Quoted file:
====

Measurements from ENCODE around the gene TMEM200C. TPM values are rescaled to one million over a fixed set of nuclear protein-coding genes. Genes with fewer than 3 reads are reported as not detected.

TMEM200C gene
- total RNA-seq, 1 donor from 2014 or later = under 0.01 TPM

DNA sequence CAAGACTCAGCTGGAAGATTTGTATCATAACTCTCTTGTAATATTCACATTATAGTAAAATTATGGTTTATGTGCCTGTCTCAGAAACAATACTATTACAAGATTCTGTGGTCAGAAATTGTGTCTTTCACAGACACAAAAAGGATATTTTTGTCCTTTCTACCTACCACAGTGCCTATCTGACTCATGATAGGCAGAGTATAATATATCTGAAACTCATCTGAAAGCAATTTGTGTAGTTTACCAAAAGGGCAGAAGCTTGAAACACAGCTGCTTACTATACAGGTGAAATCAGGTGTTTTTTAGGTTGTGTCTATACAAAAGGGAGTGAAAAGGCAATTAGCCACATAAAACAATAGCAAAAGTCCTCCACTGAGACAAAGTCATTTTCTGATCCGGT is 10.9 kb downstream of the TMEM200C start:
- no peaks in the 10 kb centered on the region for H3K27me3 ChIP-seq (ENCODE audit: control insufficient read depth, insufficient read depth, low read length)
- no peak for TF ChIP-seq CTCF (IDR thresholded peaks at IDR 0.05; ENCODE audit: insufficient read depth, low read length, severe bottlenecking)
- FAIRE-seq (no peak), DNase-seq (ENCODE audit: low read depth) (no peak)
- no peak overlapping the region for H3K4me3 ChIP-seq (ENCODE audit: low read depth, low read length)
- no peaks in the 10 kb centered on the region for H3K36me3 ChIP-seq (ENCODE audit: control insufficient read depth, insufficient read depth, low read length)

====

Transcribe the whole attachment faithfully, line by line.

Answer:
Measurements from ENCODE around the gene TMEM200C. TPM values are rescaled to one million over a fixed set of nuclear protein-coding genes. Genes with fewer than 3 reads are reported as not detected.

TMEM200C gene
- total RNA-seq, 1 donor from 2014 or later = under 0.01 TPM

DNA sequence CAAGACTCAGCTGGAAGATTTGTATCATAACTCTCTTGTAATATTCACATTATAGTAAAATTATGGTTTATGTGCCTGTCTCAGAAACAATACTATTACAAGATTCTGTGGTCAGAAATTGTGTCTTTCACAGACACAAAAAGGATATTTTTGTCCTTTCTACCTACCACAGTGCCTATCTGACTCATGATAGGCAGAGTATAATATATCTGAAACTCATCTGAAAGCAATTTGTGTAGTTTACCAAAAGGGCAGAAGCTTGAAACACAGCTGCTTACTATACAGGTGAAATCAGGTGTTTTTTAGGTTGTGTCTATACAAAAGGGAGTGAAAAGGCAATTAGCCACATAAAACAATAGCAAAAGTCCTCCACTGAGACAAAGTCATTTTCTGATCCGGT is 10.9 kb downstream of the TMEM200C start:
- no peaks in the 10 kb centered on the region for H3K27me3 ChIP-seq (ENCODE audit: control insufficient read depth, insufficient read depth, low read length)
- no peak for TF ChIP-seq CTCF (IDR thresholded peaks at IDR 0.05; ENCODE audit: insufficient read depth, low read length, severe bottlenecking)
- FAIRE-seq (no peak), DNase-seq (ENCODE audit: low read depth) (no peak)
- no peak overlapping the region for H3K4me3 ChIP-seq (ENCODE audit: low read depth, low read length)
- no peaks in the 10 kb centered on the region for H3K36me3 ChIP-seq (ENCODE audit: control insufficient read depth, insufficient read depth, low read length)